One of the simplest types of digital book is a straightforward conversion of the print book into a digital format without adding additional interactivity or sound. This has been available for a long time, in the form of PDFs. The question is how to get them out into the marketplace. In talking with my publishers, one of the venues they’re working with is Follett Library Resources, which has an ebook section. I don’t have the technical specs yet, but apparently they are using the PDF format. So, since I do the InDesign layouts for my books anyway, it was very easy to add the jacket front and back as single pages, add “endpapers” to page 1 and page 32, and output a PDF. This is just a sample for the publisher and I to discuss, not anything final. But, it is exciting to be moving in this direction, because it will make books more accessible for schools that prefer digital technology for whatever reason.

Thursday, February 3, 2011

I’ve been podcasted(!) by Brain Burps about Books

It was such fun to be interviewed by the delightful author-illustrator and podcaster Katie Davis on her weekly show about children’s book publishing, Brain Burps about Books. She has an engaging conversational style that is easy to listen to. The title of my episode is Eeeek! Ebooks which reflects the feelings of many authors, publishers, and readers about the topic of digital books. It can be a little confusing at times, but we did our best to give an overview of the current state of affairs for our kidlit peeps. The podcast is available in several ways (listed below.)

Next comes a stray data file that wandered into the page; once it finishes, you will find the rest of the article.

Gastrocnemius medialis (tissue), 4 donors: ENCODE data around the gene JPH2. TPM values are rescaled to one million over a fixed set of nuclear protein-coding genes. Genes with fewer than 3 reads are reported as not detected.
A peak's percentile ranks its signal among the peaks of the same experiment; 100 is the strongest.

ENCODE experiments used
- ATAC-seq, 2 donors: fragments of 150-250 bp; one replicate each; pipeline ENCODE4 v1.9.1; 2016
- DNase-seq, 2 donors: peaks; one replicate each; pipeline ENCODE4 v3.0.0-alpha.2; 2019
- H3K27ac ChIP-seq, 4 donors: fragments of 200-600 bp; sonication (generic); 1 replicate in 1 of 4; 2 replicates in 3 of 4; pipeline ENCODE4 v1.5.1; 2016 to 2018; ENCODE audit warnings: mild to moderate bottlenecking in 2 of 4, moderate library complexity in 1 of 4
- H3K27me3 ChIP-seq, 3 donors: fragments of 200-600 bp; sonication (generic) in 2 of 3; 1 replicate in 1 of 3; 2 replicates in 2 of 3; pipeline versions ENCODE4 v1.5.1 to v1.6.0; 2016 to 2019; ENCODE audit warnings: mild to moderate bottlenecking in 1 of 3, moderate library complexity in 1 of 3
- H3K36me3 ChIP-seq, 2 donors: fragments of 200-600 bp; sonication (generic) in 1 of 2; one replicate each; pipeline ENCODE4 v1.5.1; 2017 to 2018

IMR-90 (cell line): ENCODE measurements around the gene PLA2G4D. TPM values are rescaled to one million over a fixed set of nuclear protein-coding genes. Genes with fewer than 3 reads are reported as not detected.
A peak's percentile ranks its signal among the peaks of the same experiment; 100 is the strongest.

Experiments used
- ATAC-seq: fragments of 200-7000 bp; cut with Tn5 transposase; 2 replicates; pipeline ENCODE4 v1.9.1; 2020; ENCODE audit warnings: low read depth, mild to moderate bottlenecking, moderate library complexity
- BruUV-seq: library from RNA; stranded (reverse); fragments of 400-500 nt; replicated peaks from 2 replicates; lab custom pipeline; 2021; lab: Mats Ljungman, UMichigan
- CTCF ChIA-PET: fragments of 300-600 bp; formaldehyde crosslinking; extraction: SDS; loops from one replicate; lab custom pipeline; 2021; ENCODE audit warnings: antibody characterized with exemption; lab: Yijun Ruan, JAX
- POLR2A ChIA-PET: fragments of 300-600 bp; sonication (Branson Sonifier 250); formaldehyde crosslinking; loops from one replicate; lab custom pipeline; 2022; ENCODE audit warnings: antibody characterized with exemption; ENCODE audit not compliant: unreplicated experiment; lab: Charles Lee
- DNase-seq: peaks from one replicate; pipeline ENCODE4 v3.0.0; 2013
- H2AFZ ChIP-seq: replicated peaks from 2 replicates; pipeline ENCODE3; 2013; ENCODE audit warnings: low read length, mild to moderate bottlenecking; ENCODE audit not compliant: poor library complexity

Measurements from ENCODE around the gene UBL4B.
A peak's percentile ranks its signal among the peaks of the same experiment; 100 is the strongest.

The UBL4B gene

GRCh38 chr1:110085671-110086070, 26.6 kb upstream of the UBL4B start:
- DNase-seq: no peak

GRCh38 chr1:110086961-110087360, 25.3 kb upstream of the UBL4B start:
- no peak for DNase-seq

The interview arose out of a project Katie and I and quite a few other authors have been collaborating on, a group blog about digital books called E is for Book. (There is also a link on the left sidebar of this blog.) Although digital books have been available for years, it hasn’t been a big issue for the children’s book biz until recently, in part due to the iPad’s release in April of 2010. The book apps especially have made picture book people sit up and take notice because the format allows for full-bleed art (i.e. artwork that fills the screen.) Recently, the iBooks format has been updated to allow for full-bleed art as well. This is one example of why the group of us decided to band together via E is for Book to figure out what the options are so we can stay informed. What is an ebook, the cost of making story apps, interactivity, ebook formats, and many other issues are what Katie and I talk about, and that we’ll be writing about on the group blog. By the way, there are several chapter book and YA bloggers, too.

Without further ado, here are a few ways to get a copy of the podcast:

The Brain Burps page on iTunes
Episode Permalink

Direct Download

Katie’s Blog Post with Show Notes

She has posted some excellent videos that show interactive story apps in action, so be sure to check them out.

The podcast refers to this article I wrote for I.N.K. (Interesting Nonfiction for Kids):
Authors & ebooks: 11 points to ponder.

So enjoy listening and happy e-reading!